• Press Conference with Governor Rick Perry at Mission Restaurant Supply

    Governor Rick Perry comes to Mission Restaurant Supply.

    Governor

    The staff at Mission Restaurant Supply in San Antonio, Texas was very fortunate and honored to be graced with the presence of Governor Rick Perry on Tuesday, January 26, 2010. The governor wanted to share his beliefs on the changing economy and education system here in Texas, and meet with the people that are going to experience the changes firsthand. His goal is to earn the trust of residents of the state of Texas and to keep in close contact with the people that will help make our future brighter. He was joined by state representative Frank Corte Jr. from District 122, who will not be running for reelection, but who will be supporting the Governor in his next campaign. Governor Perry made it clear that he will not rest until every citizen that wants a job has one. To date, Texas has one of the strongest economies in the country and it is continuing to flourish as we move into 2010. Creating more jobs in multiple fields is at the top of the priority list. The governor believes that our government does not create new jobs, but the driven entrepreneurs of our great state do. Mission Restaurant Supply and its owner, Mr. Jack Lewis, were recognized as a strong, independent entity that has continued to see substantial growth and has been able to provide a number of jobs to Texas citizens over the years. Governor Perry hopes to attract even more of the best businesses, researchers, and capital investments to Texas. Another of Governor Perry's concerns is to better our education system in a number of different ways. One of the most recent things he has done was promote the $100 million STEM Challenge Scholarship initiative. This money will help students that are pursuing degrees in science, technology, engineering, and mathematics receive the education they need to compete in the global workforce. Despite the fact that Washington D.C. continues to struggle during these hard economic times, the state of Texas will continue to prosper and be prepared for changes. While everyone else was spending more money than they had, the Texas state legislature made sure to leave more than $8 billion in a state fund that would be there in case of a rainy day. The Governor assured us that we can stay calm and in control when it comes to planning our future here. The Lewis family and the employees of Mission Restaurant Supply also want to assure the citizens of Texas and its customers that it will continue to live up to the high standards that it has adhered to for more than twenty years. Here are some more photos of the press conference:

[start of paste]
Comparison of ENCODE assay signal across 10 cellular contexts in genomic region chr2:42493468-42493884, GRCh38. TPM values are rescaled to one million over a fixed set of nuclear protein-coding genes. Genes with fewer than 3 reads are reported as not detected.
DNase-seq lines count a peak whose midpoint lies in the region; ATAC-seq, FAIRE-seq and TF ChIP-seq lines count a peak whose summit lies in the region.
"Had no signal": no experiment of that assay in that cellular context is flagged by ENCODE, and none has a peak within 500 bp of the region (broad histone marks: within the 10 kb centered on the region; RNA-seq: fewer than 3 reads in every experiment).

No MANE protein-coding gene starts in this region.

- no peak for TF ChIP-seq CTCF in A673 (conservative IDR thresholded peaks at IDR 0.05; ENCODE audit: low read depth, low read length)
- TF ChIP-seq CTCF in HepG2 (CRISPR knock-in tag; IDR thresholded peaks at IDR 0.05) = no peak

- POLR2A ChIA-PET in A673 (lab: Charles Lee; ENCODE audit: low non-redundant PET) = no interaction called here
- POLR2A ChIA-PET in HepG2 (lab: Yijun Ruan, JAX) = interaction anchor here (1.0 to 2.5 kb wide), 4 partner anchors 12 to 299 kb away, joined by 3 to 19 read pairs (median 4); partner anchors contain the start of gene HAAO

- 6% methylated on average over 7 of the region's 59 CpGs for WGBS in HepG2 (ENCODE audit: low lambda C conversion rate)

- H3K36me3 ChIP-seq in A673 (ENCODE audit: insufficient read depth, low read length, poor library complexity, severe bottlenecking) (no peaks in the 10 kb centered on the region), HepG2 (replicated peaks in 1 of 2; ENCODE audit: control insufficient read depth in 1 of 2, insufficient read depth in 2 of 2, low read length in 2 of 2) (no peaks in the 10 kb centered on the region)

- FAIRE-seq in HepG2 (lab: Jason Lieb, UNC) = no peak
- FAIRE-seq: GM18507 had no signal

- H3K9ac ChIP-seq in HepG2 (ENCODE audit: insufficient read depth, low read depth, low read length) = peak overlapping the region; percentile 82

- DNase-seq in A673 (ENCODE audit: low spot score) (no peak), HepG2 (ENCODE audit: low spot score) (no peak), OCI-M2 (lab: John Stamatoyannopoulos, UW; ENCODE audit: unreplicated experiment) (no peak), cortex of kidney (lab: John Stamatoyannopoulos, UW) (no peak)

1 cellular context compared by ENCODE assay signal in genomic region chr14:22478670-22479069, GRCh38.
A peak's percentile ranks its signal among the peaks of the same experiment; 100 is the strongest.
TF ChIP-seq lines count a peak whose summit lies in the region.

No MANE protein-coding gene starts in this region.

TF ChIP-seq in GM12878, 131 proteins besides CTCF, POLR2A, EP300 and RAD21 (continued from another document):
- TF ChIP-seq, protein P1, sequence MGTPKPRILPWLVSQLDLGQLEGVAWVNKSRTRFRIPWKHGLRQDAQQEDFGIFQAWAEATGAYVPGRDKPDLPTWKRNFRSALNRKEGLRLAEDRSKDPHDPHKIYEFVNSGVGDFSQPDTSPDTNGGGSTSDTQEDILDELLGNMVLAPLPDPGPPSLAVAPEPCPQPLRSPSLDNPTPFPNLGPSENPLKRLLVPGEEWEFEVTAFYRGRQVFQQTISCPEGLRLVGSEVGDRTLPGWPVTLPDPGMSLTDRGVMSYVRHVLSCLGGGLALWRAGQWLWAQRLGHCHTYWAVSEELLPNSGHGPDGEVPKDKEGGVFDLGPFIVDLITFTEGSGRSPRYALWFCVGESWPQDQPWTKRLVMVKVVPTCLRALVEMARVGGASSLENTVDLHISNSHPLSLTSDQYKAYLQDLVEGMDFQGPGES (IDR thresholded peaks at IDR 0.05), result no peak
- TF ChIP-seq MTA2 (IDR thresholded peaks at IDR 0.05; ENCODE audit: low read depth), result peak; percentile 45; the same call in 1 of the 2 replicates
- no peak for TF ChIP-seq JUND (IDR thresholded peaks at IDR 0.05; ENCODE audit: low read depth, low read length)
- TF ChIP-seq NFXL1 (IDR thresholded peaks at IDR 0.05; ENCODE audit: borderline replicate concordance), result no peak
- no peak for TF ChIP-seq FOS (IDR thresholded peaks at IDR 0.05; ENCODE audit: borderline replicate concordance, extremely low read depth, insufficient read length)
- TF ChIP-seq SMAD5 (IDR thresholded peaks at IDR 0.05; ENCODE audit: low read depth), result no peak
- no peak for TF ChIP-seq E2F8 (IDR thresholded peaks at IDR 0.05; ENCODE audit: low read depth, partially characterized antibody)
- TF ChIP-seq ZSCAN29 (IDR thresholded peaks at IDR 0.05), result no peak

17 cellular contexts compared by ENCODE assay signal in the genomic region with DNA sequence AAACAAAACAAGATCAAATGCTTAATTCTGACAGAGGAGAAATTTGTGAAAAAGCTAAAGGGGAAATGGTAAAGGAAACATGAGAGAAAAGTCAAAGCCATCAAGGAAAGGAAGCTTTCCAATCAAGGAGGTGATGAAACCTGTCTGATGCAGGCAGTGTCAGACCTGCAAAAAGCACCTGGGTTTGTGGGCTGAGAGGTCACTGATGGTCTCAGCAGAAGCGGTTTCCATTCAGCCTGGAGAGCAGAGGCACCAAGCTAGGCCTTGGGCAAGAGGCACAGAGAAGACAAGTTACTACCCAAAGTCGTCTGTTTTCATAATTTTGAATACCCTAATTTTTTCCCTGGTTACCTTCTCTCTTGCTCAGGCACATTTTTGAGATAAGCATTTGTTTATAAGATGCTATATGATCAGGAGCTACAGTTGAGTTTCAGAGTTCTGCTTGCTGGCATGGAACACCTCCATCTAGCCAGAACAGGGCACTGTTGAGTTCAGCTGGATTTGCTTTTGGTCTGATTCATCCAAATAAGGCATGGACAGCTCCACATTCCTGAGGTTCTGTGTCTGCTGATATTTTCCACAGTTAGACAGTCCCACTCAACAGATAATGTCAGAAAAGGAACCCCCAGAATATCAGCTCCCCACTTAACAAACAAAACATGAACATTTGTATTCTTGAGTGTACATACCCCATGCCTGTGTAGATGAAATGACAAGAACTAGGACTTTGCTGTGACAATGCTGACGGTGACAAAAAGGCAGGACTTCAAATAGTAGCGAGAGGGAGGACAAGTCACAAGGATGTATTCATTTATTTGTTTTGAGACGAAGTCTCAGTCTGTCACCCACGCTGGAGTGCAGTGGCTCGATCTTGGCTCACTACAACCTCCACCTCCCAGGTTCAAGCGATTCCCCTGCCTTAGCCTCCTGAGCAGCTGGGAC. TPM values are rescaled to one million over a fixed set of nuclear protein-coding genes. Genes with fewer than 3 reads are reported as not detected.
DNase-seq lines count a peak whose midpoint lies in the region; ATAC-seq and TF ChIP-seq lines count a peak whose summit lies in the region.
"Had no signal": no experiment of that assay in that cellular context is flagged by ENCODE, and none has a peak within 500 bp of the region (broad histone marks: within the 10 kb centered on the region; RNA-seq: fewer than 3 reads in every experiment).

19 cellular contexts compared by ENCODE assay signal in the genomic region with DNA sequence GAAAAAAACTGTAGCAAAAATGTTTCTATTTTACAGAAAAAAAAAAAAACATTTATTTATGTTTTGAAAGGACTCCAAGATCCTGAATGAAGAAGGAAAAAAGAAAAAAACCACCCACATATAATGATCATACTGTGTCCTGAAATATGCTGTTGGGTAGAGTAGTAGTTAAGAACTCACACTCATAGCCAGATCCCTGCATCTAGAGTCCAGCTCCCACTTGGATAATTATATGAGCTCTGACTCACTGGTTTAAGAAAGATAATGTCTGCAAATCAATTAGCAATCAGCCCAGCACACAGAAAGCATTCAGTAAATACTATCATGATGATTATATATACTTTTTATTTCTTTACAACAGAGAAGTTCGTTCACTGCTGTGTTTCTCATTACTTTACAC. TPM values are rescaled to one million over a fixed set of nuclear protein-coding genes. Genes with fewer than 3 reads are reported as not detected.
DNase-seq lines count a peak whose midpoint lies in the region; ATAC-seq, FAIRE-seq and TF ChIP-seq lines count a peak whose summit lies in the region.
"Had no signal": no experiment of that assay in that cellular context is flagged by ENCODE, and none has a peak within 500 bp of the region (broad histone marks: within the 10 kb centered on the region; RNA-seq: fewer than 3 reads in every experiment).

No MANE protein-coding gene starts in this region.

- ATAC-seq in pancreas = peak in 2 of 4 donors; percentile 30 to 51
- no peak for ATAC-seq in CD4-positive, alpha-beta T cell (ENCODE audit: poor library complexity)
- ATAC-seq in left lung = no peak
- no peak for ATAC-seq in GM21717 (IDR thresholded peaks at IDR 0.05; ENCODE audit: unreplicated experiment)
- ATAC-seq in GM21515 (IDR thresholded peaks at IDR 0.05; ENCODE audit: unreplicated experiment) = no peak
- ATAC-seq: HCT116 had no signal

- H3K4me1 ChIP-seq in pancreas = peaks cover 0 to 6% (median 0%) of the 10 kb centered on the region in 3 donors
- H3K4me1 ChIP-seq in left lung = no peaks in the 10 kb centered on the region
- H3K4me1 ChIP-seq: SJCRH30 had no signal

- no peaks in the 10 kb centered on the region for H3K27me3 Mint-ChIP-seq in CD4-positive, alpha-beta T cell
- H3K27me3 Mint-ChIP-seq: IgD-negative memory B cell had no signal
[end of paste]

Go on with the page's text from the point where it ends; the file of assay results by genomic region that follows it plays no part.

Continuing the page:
• Restaurant Health Codes

    If you are new to the restaurant business or have decided to open a venue, you are probably aware of most of the health codes that apply to the service industry. However, there are most likely some regulations that you weren't aware of and that you might have forgotten to abide by. Here is a simple guide to following health code regulations and what you should know before getting a visit from the inspector.

    Typical Things Inspectors Check